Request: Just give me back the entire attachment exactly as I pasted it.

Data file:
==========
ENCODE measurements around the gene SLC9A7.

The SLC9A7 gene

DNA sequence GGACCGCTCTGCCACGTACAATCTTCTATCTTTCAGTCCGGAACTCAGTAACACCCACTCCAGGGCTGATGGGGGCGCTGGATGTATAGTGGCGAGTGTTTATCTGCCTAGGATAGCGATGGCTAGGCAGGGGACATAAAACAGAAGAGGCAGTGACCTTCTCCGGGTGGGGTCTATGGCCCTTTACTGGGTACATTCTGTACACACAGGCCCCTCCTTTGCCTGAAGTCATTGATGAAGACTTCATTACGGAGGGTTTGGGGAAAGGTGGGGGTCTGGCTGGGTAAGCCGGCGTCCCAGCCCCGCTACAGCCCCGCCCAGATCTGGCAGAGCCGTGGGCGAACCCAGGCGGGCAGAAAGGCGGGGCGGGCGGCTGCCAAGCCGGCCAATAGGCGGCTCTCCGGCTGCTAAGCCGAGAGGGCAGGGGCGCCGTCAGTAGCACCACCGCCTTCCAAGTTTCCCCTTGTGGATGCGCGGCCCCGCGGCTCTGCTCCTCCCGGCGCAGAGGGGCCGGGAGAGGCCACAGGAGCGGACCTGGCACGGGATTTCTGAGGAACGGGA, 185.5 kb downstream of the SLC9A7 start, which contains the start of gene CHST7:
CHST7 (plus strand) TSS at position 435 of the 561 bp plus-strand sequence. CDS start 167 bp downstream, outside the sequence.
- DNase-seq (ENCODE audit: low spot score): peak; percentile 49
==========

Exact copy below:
ENCODE measurements around the gene SLC9A7.

The SLC9A7 gene

DNA sequence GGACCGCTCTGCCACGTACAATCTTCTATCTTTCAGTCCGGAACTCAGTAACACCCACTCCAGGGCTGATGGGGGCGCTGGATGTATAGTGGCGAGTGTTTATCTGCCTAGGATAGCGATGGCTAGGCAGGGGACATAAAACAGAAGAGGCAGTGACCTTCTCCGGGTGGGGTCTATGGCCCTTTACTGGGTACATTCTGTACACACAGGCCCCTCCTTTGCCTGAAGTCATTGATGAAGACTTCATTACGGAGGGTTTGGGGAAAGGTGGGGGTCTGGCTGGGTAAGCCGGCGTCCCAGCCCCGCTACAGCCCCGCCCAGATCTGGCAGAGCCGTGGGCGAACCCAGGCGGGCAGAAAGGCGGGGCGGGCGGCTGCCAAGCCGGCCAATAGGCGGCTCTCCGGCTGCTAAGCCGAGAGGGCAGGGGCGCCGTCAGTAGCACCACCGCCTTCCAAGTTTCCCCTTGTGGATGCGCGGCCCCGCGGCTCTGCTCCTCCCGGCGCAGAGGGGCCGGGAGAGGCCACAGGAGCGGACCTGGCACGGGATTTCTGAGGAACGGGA, 185.5 kb downstream of the SLC9A7 start, which contains the start of gene CHST7:
CHST7 (plus strand) TSS at position 435 of the 561 bp plus-strand sequence. CDS start 167 bp downstream, outside the sequence.
- DNase-seq (ENCODE audit: low spot score): peak; percentile 49